WASHINGTON – The Supreme Court’s announcement Monday that it will consider multiple challenges to the Obama administration’s health care law next year sets the stage for a legal and political blockbuster.
The law’s expansion of Medicaid and the imposition of an individual health insurance mandate will both be examined, right in the middle of what’s expected to be an overheated campaign season. Justices also will consider whether the law can survive even if certain provisions are knocked out.
Underscoring the high stakes, the justices set aside an extraordinary 5 1/2 hours for the arguments next year, compared to the usual hourlong oral argument.
“We know the (law) is constitutional and are confident the Supreme Court will agree,” said Dan Pfeiffer, the White House communications director.
With nearly the same confidence, Republican Sen. Orrin Hatch of Utah, a senior member of the Senate Judiciary Committee, proclaimed that the court’s decision “is a big step towards restoring liberty and limits on government” under the Constitution.
“We are hopeful that by June 2012 we will have a decision that protects Americans’ and individuals’ liberties and limits the federal government’s power,” Florida Attorney General Pam Bondi said. The justices combined Florida’s challenge with a separate one filed by the National Federation of Independent Business.
The court’s nine justices followed their usual practice Monday in not commenting on their decision to hear the health care case. At least four of the justices had to agree to hear the case during a closed-door session held Thursday.
The court’s top-to-bottom examination of the law will start with the threshold question of whether the legal challenges are premature and should be postponed until more of the law takes effect in 2014.
If the justices overcome this first hurdle, they will consider whether certain provisions can be severed from the overall law, or whether the entire thing collapses if certain provisions are deemed unconstitutional. The overall bill exceeded 2,400 pages when it passed Congress.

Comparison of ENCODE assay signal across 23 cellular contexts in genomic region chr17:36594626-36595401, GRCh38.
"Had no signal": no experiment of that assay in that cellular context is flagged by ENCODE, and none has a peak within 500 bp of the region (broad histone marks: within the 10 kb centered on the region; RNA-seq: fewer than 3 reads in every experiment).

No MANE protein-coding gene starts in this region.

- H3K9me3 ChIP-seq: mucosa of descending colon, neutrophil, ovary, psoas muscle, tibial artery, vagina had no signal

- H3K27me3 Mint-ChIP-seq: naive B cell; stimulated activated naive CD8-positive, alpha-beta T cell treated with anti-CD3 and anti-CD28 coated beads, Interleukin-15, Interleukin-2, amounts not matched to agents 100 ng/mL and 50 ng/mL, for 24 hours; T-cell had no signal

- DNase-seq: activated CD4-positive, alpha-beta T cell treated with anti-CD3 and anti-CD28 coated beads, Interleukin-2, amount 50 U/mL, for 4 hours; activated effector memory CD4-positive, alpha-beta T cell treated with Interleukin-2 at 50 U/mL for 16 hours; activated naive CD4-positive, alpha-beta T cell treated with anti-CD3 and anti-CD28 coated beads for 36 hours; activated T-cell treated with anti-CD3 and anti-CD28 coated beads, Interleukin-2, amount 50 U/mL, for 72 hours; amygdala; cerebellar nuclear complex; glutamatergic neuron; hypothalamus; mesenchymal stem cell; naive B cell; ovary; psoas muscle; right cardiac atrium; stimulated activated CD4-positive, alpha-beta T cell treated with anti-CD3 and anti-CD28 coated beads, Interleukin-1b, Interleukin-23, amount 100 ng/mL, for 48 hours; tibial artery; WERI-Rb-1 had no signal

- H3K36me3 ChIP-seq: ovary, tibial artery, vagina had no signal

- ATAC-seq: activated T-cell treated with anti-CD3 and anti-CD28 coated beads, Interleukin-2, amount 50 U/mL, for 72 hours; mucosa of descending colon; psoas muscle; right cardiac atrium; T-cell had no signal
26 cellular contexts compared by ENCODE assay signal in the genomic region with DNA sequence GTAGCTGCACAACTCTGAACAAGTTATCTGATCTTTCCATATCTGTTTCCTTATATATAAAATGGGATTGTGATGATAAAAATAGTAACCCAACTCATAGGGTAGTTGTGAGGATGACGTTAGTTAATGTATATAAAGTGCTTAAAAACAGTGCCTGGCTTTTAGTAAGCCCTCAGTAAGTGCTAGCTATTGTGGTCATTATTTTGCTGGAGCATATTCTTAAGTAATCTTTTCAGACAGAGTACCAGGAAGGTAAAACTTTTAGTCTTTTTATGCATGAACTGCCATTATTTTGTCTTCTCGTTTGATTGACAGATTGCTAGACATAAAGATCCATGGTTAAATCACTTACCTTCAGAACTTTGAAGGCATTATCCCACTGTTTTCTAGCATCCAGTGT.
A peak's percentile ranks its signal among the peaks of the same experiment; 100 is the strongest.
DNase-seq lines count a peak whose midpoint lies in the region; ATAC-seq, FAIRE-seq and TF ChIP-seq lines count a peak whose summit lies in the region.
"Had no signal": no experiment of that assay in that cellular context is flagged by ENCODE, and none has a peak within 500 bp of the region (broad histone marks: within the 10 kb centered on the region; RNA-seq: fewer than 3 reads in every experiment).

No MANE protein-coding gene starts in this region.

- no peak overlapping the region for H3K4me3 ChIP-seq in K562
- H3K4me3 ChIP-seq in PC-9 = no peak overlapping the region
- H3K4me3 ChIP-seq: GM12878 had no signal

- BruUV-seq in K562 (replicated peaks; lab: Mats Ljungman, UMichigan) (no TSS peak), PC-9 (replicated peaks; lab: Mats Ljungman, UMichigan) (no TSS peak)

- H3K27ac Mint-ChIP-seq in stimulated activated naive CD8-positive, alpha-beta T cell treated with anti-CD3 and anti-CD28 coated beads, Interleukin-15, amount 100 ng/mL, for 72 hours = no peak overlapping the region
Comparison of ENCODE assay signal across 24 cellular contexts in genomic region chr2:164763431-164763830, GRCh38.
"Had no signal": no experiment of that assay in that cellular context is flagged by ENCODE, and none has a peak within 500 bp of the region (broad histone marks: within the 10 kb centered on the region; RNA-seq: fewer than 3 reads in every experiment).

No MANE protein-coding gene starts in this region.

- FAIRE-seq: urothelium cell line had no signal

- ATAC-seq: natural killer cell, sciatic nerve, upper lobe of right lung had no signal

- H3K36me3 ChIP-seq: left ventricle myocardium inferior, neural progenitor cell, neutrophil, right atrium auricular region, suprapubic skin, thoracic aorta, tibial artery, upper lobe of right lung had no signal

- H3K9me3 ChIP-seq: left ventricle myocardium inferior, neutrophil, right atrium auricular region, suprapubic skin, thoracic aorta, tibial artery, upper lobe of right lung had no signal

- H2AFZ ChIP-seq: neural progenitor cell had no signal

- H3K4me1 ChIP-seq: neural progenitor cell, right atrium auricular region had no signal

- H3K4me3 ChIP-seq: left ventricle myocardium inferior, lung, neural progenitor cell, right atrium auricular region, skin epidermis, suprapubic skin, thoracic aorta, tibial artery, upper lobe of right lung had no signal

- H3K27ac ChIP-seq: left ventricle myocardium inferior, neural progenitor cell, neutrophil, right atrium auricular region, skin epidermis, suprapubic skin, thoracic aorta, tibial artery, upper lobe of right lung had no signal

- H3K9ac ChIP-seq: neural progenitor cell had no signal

“If the mandate is declared unconstitutional, the insurance reforms … will not work well,” said Paul Ginsburg, president of the Center for Studying Health System Change, an independent research group.
As a result, Ginsburg said, “there is a risk that the Supreme Court could remove much of the legislation that applies to private insurance, or it could just remove the mandate and leave it to Congress to figure out how to adapt.”
Substantively, the court will focus on two main provisions. One is whether Congress exceeded its constitutional authority when it included the “individual mandate” in the Patient Protection and Affordable Care Act.
Under the individual mandate, nearly all individuals must either be covered by health insurance or pay a fee.
A new poll suggests that the mandate is increasingly popular. A CNN/ORC International poll, conducted Nov. 11-13, found 52 percent of those questioned approved of mandatory health insurance, while 47 percent are opposed. In the June poll, 44 percent approved and 54 percent disapproved.
The court, surprising some, also announced that it will consider a challenge to the law’s expansion of Medicaid coverage. The law requires states to cover residents with higher incomes and also establishes new minimum coverage levels. If states don’t comply, they will lose their federal Medicaid funds.
“The law passes the point at which pressure turns into compulsion and achieves forbidden direct regulation of the states,” Paul Clement, an attorney representing Florida and 25 other states, declared in a legal filing.
The federal law has been in effect since March 2010 and has dozens of provisions. Many are already in operation, including federal help for community health centers, tax breaks for small businesses that offer employees health insurance and allowing dependent children up to age 26 to stay on their parents’ policies.
Starting in 2014, the law’s individual mandate covers nearly everyone living in the United States except illegal immigrants, prisoners and some people with religious exemption. Those without insurance will pay a penalty on their tax return, pegged to their annual income.